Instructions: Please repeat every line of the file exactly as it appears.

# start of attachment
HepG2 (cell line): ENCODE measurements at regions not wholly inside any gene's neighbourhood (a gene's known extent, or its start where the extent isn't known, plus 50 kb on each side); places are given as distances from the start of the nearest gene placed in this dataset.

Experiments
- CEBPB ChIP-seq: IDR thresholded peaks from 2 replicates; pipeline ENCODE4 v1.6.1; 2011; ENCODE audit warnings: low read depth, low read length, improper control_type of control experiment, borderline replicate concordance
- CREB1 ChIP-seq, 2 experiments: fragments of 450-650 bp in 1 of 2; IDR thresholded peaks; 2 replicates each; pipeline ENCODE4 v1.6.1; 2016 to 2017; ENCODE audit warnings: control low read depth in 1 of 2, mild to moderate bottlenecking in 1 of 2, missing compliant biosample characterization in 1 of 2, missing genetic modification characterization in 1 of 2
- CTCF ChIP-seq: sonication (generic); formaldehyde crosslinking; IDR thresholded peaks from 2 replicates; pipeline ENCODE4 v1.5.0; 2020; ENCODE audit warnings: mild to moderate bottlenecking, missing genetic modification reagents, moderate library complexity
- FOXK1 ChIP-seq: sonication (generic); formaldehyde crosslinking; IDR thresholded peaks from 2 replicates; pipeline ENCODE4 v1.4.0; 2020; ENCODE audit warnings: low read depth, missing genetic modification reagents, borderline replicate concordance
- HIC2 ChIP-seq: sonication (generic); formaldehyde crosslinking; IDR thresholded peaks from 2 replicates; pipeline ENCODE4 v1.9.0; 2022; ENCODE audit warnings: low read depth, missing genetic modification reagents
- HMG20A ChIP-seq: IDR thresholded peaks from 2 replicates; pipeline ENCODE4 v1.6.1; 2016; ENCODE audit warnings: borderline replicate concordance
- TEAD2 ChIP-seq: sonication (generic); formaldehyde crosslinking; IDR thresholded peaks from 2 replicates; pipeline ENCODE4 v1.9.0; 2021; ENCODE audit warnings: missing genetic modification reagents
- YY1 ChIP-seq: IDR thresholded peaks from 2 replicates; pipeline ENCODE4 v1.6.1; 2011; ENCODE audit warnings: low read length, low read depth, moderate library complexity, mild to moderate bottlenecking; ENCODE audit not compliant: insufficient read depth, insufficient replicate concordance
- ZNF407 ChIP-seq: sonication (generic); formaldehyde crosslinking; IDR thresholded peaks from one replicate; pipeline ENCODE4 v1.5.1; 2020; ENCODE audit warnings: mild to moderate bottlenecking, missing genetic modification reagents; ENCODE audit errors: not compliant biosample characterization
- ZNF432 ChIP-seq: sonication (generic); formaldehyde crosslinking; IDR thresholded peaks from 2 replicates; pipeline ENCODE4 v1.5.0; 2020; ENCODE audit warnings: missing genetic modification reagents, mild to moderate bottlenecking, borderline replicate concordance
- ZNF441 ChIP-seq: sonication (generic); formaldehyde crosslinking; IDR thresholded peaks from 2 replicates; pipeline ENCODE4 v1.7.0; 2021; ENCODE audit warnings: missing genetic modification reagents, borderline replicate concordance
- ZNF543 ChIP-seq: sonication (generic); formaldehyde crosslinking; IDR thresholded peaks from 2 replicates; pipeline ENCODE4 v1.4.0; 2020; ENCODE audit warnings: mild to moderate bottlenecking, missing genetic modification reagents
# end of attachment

HepG2 (cell line): ENCODE measurements at regions not wholly inside any gene's neighbourhood (a gene's known extent, or its start where the extent isn't known, plus 50 kb on each side); places are given as distances from the start of the nearest gene placed in this dataset.

Experiments
- CEBPB ChIP-seq: IDR thresholded peaks from 2 replicates; pipeline ENCODE4 v1.6.1; 2011; ENCODE audit warnings: low read depth, low read length, improper control_type of control experiment, borderline replicate concordance
- CREB1 ChIP-seq, 2 experiments: fragments of 450-650 bp in 1 of 2; IDR thresholded peaks; 2 replicates each; pipeline ENCODE4 v1.6.1; 2016 to 2017; ENCODE audit warnings: control low read depth in 1 of 2, mild to moderate bottlenecking in 1 of 2, missing compliant biosample characterization in 1 of 2, missing genetic modification characterization in 1 of 2
- CTCF ChIP-seq: sonication (generic); formaldehyde crosslinking; IDR thresholded peaks from 2 replicates; pipeline ENCODE4 v1.5.0; 2020; ENCODE audit warnings: mild to moderate bottlenecking, missing genetic modification reagents, moderate library complexity
- FOXK1 ChIP-seq: sonication (generic); formaldehyde crosslinking; IDR thresholded peaks from 2 replicates; pipeline ENCODE4 v1.4.0; 2020; ENCODE audit warnings: low read depth, missing genetic modification reagents, borderline replicate concordance
- HIC2 ChIP-seq: sonication (generic); formaldehyde crosslinking; IDR thresholded peaks from 2 replicates; pipeline ENCODE4 v1.9.0; 2022; ENCODE audit warnings: low read depth, missing genetic modification reagents
- HMG20A ChIP-seq: IDR thresholded peaks from 2 replicates; pipeline ENCODE4 v1.6.1; 2016; ENCODE audit warnings: borderline replicate concordance
- TEAD2 ChIP-seq: sonication (generic); formaldehyde crosslinking; IDR thresholded peaks from 2 replicates; pipeline ENCODE4 v1.9.0; 2021; ENCODE audit warnings: missing genetic modification reagents
- YY1 ChIP-seq: IDR thresholded peaks from 2 replicates; pipeline ENCODE4 v1.6.1; 2011; ENCODE audit warnings: low read length, low read depth, moderate library complexity, mild to moderate bottlenecking; ENCODE audit not compliant: insufficient read depth, insufficient replicate concordance
- ZNF407 ChIP-seq: sonication (generic); formaldehyde crosslinking; IDR thresholded peaks from one replicate; pipeline ENCODE4 v1.5.1; 2020; ENCODE audit warnings: mild to moderate bottlenecking, missing genetic modification reagents; ENCODE audit errors: not compliant biosample characterization
- ZNF432 ChIP-seq: sonication (generic); formaldehyde crosslinking; IDR thresholded peaks from 2 replicates; pipeline ENCODE4 v1.5.0; 2020; ENCODE audit warnings: missing genetic modification reagents, mild to moderate bottlenecking, borderline replicate concordance
- ZNF441 ChIP-seq: sonication (generic); formaldehyde crosslinking; IDR thresholded peaks from 2 replicates; pipeline ENCODE4 v1.7.0; 2021; ENCODE audit warnings: missing genetic modification reagents, borderline replicate concordance
- ZNF543 ChIP-seq: sonication (generic); formaldehyde crosslinking; IDR thresholded peaks from 2 replicates; pipeline ENCODE4 v1.4.0; 2020; ENCODE audit warnings: mild to moderate bottlenecking, missing genetic modification reagents